An apt for apps
NEW YORK The ubiquitous universe of social media — comprised of blogs, microblogs, podcasts, social networks, video sharing sites and more — still holds many unanswered questions for some industry marketers. But there’s one thing that is certain: Social media is changing the way consumers behave, and companies and brands must embrace and effectively plug into today’s social world. Those that don’t will be left in the dark.
It once was believed that consumers didn’t want brands invading their (cyber) space, but recent research points to the contrary. “Digital is so pervasive, so we really wanted to see how it was changing the way the consumer engaged with brands. The big takeaway is that because digital is so pervasive, it has a tremendous amount of sway with consumers,” Garrick Schmitt, group VP experience planning at marketing and technology company Razorfish, and author of the FEED report, told Drug Store News.
The 2009 Razorfish Digital Brand Experience Study found that 65% of consumers reported having a digital experience that either positively or negatively changed their opinion about a brand. Of that group, a whopping 97% reported that their digital experience influenced whether or not they eventually purchased a product or service from that brand. The August 2009 survey was conducted among 1,000 U.S. consumers (50.5% female and 49.5% male) in four major age groups.
Furthermore, Razorfish found that nearly 40% of consumers have “friended” a brand on Facebook and/or MySpace, and 26% have followed a brand on Twitter. This clearly indicates that consumers welcome a “dialogue” with brands. However, it is important for retailers and consumer packaged goods companies to understand that consumers aren’t “friending” you or following you on Twitter because they want a personal relationship. They want access to exclusive deals or offers.
For example, Walgreens, which had more than 354,000 followers on Facebook, is using a special “Holiday 09” tab on its page to promote daily specials in its stores. The interactive “25 Holiday Toys Calendar” interfaces like an electronic Advent calendar — each day a different window opens to reveal the deal of the day, such as three 12-packs of Coke for $10 on Dec. 3. The company has another 5,000 followers on Twitter. As for competitors CVS and Rite Aid, both companies’ Facebook efforts still are in the infancy stages.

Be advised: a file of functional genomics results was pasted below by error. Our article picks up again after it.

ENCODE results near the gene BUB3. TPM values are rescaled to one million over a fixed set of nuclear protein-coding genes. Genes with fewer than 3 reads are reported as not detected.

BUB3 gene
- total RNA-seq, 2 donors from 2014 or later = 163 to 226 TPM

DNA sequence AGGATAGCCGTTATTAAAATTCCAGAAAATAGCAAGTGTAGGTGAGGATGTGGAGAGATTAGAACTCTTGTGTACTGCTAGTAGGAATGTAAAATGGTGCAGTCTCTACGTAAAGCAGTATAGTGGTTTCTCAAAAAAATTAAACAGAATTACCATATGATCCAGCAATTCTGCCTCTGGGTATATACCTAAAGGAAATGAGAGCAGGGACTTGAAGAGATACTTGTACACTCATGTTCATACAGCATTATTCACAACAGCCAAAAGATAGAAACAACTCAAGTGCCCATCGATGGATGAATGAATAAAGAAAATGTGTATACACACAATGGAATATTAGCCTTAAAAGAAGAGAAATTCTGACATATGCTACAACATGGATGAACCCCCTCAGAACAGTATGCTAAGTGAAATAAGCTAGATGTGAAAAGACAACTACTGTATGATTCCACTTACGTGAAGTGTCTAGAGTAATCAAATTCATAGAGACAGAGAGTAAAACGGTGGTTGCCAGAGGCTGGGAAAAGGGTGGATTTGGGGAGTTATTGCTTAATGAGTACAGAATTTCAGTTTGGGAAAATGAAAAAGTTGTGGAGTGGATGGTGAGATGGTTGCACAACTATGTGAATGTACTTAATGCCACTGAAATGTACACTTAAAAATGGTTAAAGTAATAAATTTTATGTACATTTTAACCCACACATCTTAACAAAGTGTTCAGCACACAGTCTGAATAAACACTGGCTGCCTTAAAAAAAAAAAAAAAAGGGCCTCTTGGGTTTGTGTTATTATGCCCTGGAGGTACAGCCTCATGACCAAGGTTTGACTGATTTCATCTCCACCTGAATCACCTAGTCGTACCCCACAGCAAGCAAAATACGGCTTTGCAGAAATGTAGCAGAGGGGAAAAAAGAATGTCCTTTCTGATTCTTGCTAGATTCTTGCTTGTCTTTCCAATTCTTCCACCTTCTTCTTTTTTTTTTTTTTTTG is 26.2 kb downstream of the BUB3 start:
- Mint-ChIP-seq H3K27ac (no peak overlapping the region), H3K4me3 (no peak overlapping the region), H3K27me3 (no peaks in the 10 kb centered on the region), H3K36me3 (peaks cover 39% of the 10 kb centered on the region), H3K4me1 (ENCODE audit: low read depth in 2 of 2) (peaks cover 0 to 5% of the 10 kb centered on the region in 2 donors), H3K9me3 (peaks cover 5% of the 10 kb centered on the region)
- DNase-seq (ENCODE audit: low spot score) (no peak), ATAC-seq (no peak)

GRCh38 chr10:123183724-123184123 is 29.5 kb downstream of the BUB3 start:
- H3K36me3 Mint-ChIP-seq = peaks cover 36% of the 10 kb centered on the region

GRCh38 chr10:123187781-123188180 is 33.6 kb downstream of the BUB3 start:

Meanwhile, Walmart boasts more than 216,000 Facebook followers, and Target trumps all of them with more than 588,000 Facebook fans. According to The Big Money magazine, Target gained more than 97,000 new fans through its two-week “Bulls-Eye Gives” charity campaign, in which fans could vote on the organization they though Target should give its money to — St. Jude’s Children’s Hospital was the big winner.
Even smaller chains, such as grocer Price Chopper, which operates 119 Price Choppers across New York, Vermont, Pennsylvania, New Hampshire, Massachusetts and Connecticut, offers exclusive coupons on its Facebook page. The site has nearly 8,000 fans.
Taking a slightly different approach is ShopRite, which has partnered with MyWebGrocer to roll out an iPhone and iPod Touch application. The application functions as a portable weekly circular so users of Apple mobile devices can access weekly grocery specials. The app can sync and download store specials directly to an iPhone or iPod Touch, and can sync with customers’ shopping lists at ShopRite.com.
Such approaches aren’t just about building awareness, but are more about building loyal consumers. At least that is what appears to be happening. “We were somewhat surprised to see the percentage of people who say these social networking sites and their connections with brands on them are creating a higher level of loyalty to the brand,” said Scott Haiges, president of ROI Research, which conducted an online survey of 3,011 consumers. “We found that 36% say they are more loyal to companies or products that they are a fan of on Facebook, and that number goes higher to 53% with Twitter.”
Haiges believed that the real challenge currently facing companies and brands is figuring out a meaningful way to leverage social media and to better listen to consumers. “Here’s the open door opportunity for brands: To disseminate something of interest or meaning to people who are in your brand network, and almost one-third are going to repost it. The sphere of influence is pretty significant,” he said.
One such manufacturer that is recognizing the magnitude of influence via such avenues as Twitter is Beiersdorf USA, whose brands include Nivea and Nivea for Men. The company does not have its own Twitter account, but earlier this year it partnered with Kim Kardashian, star of E!’s reality TV series “Keeping Up With the Kardashians,” to help promote its Nivea Good-bye Cellulite gel cream and patches. Kardashian took part in the Nivea “Good-bye Cellulite, Hello Bikini Challenge,” during which she tweeted on the four-week program and her progress. By December, she had more than 2.6 million followers.
While the impact from Kardashian’s Twitter certainly was a boost for the brand, Nicolas Maurer, VP marketing for Beiersdorf USA, told Drug Store News that the company still is evaluating if it can do the same thing from a brand standpoint.